George Berger was the 2nd son of John and Mary Metz Berger. He was born on 4/5/1871 in the old homestead on Berger Hill in Cincinnnati. On October 10, 1997 he married 'Nellie' Rose Petronella Trefzger in Peoria, IL.
"Other than scratching his and his sister's name in the bedroom window at Berger Hill I do not know much about young George's life.
His young life ended abruptly in the summer of 1894. At 23 he was faced with his father's death. Of Marys six living children George was the only one prepared to take on the tobacco leaf business. John had not been too sucessful at it. George's older brother Leander had died 13 years before.
Mary his mother needed some income. George had to buy the business to provide the family income. The amount was $40,000 paid over time to Mary. A monthly payment can concentrate the mind.
George with John Eckerle took that business and ran with it. John married Amanda the next year. George married Nellie two years later. By that time the tobacco business was really producing. Between then and the first world war the partners sold thousands of cases of tobacco. Both John and George bought, then completly renovated their respective houses in Lick Run and Clifton. About 1910 John took a contingent of Dycels and Wemmers from DWG cigar co. on a grand tour of Europe. He told George that he was going to take $10,000 out of the company to go to Europe. George said "I am not going to Europe but I am going to take $10,000 also out of the company. John was a great salesman. George was a great buyer. Together they made a great partnership. But the seeds of the dissolution were in this combination. John was always selling himself most of the time. He was what was called at the time, a rounder, and he was married to George's sister. In time the money that George made was used to buy John out. John went on to do other things and George bought his family's respect and peace of mind.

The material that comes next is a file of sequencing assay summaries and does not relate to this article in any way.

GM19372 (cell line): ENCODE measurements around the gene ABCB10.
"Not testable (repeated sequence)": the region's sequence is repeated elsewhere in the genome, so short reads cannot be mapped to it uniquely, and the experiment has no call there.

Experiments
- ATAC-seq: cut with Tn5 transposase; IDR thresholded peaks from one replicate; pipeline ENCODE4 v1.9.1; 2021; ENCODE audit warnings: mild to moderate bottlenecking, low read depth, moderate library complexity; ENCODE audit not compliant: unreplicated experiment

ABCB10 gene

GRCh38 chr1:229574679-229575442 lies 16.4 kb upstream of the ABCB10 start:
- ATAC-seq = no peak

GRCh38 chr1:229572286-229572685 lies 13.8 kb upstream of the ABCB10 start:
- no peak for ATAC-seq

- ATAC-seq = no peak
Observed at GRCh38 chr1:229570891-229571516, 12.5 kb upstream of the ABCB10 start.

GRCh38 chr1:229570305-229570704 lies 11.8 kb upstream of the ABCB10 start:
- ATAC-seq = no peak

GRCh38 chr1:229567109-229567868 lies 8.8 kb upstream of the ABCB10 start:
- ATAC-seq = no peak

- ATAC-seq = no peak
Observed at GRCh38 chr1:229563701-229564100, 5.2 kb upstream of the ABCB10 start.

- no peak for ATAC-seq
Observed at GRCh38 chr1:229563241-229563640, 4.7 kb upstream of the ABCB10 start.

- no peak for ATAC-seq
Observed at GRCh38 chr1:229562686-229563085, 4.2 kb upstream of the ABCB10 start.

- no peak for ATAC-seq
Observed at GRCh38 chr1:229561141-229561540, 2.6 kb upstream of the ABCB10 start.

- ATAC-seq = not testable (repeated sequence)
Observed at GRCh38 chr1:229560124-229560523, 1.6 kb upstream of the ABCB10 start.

George loved to sing. He loved to invest in people. He built Medor Motors building (the former J B &S office) for his barber who was handy fixing things. He sent his other barber to medical school because the man could handle the razor so well. That man went on to deliver some of George's children. He founded the orginazation that brought the first movie theater to Clifton so the kids would have something to do.
As you can see George has a very special place in my heart and even though I was young when he died, he has effected my life greatly." by Fred Berger
Petronella Rose (Nellie) Trefzger and George Berger were engaged June 6,1896
"The Trefzger and Berger families became closely associated. Grandpa (Simon) Trefzger was a great friend of Papa's (John Berger) for many years before he moved to Peoria , Ill. Where he became a successful baker. When he (Simon) decided to take his wife and his two unmarried daughters to Europe, he urged Papa and Mama to join them. Papa declined because of business pressure and ill health, but invited them to visit here on their way east. Petronella, or Nellie as she was known to us, the baby of their large family, was then 16, her sister Anna, eight years older. When they came, Papa sent George to the depot to meet them. Right then and there, fate stepped in and George decided that Nellie was intended for him. It was a long courtship, but six years later, in 1897, we all went to Peoria for the wedding which was celebrated in their old homestead. The nuptial mass was entoned in St. Boniface, their parish church. Anna Trefzger, Ottilia Berger, and Frances Meyer from Pekin, Ill., and Fred and Rudy Trefzger, Allie and Tony Metz, were the attendants." by Teresa Berger Sheblessy